Now that another attorney general, Merrick Garland, has appointed another special counsel, Jack Smith — a prominent Justice Department prosecutor — to oversee criminal investigations into the former president, Republicans are wasting no time. With a new propaganda offensive and Trump back in charge, a disinformation campaign has already made its way into the right-wing media.
Though masterful at embezzlement and deception, Trump’s influence may be on the wane, because if the 2022 election has taught us anything, it’s that Americans value democracy, and no one is as cunning. either way, won’t change that.
Jim Paladino, Tampa, Florida.
It’s not the bears “out the door” that will be hunted
Paul Mulshine’s recent column, “Gov. Murphy’s argument for bringing back bear hunting has the ring of truth,” ends with these words: “Bears are cute when they’re in the woods. They’re not so cute when they’re on our doorstep.
True, but bear hunting will not solve this problem. Our modern-day Daniel Boones doesn’t want to shoot a bear with its head stuck in a garbage can. Where’s the fun in that? No, they want to crawl into the deep woods and hunt bears they find there, bears that don’t bother anyone.
State-sanctioned hunting, as currently designed, will do little to eliminate “problem bears.”
James Beckman, Great Meadows
At grandma’s we go, with better transit
For many, the word “Thanksgiving” conjures up noisy meals with family and friends. For others, it’s transportation: what pitfalls will we have to navigate to get to the table? And for many others, the first idea is gratitude; walk around the table wondering what they are grateful for.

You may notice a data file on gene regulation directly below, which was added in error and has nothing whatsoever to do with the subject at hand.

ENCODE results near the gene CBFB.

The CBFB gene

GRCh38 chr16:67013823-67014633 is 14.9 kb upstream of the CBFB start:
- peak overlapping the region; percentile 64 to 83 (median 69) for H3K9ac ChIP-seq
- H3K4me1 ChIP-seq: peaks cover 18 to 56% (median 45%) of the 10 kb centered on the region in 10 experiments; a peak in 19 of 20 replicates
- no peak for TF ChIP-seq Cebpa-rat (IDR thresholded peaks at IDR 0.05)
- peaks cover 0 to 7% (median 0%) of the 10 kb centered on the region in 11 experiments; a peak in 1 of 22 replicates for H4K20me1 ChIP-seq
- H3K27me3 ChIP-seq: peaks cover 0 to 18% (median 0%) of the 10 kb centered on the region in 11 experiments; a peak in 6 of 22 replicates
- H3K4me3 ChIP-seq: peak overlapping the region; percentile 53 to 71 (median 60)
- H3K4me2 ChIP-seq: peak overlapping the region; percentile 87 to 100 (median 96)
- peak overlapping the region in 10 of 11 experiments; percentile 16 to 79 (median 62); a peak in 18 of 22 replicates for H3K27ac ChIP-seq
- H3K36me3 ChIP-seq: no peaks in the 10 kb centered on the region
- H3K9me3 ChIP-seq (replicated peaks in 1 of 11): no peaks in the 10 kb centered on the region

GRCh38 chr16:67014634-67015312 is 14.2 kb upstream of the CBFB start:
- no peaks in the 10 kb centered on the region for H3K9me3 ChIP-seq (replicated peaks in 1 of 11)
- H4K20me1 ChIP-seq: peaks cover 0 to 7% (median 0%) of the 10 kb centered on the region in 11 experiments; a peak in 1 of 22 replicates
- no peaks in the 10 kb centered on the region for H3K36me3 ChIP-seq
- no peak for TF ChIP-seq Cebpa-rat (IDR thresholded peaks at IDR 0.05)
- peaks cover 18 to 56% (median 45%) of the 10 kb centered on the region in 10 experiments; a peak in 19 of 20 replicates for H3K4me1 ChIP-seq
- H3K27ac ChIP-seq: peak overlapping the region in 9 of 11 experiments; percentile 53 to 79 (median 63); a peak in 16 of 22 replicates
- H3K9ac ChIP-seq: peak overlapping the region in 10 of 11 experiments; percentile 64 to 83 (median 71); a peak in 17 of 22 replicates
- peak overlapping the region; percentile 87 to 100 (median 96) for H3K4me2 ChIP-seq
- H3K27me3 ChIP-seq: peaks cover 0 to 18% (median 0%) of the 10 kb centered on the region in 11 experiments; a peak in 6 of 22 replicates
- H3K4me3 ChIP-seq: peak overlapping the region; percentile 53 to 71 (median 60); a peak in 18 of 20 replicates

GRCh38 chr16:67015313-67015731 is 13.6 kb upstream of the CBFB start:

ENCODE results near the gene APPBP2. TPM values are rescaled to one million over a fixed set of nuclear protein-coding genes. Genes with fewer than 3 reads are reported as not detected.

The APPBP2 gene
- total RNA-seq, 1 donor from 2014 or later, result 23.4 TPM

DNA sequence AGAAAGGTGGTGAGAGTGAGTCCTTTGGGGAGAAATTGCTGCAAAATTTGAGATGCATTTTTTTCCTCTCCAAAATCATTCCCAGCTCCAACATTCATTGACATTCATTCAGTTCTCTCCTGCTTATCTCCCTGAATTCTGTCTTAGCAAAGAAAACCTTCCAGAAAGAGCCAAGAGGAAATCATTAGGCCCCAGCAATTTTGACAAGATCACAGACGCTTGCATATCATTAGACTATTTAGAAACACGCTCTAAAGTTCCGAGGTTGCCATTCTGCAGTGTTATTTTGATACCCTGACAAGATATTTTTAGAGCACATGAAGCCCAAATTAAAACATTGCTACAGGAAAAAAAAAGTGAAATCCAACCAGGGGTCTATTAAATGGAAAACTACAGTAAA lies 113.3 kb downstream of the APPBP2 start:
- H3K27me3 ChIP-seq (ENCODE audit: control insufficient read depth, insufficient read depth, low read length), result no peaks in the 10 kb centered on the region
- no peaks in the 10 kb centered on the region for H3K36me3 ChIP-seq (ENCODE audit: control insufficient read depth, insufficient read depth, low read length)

This year, I’m grateful for the transportation improvements. The groundbreaking ceremony for the new Terminal A at Newark Liberty International Airport by the Port Authority of New York and New Jersey took place last week. When it opens to passengers on December 8, it will bring the glamor of air travel back to the Garden State. This is large-scale progress.
I am also grateful for measures that channel federal funding toward clean, renewable energy solutions. NJ Transit’s recent announcement that it will use federal funding to advance seven sustainability programs, from bus electrification to solar-powered bus shelters, has me looking forward to cleaner, more reliable transportation to future Thanksgiving tables.
Ileana S. Ivanciu, Convent Station
The justice system tries hard to justify this
Regarding the recent article “Man who shot dead high school student at sports complex gets 15 years of controversial contract”:
So a 21-year-old Newark man (Yohan Hernandez) who killed an 18-year-old student (Mosafa Fofana) and injured another teenager in Maplewood last year is sentenced to 15 years after pleading guilty to manslaughter. guilty and other charges. But, Hernandez will likely serve around 12 years, much to the chagrin of the victim’s family.
The judge thought it was a fair sentence.
An article in the next day’s newspaper: CEO convicted of fraud (Elizabeth Holmes of Theranos) gets 11 years.
Steve Niforatos, Bluffton, SC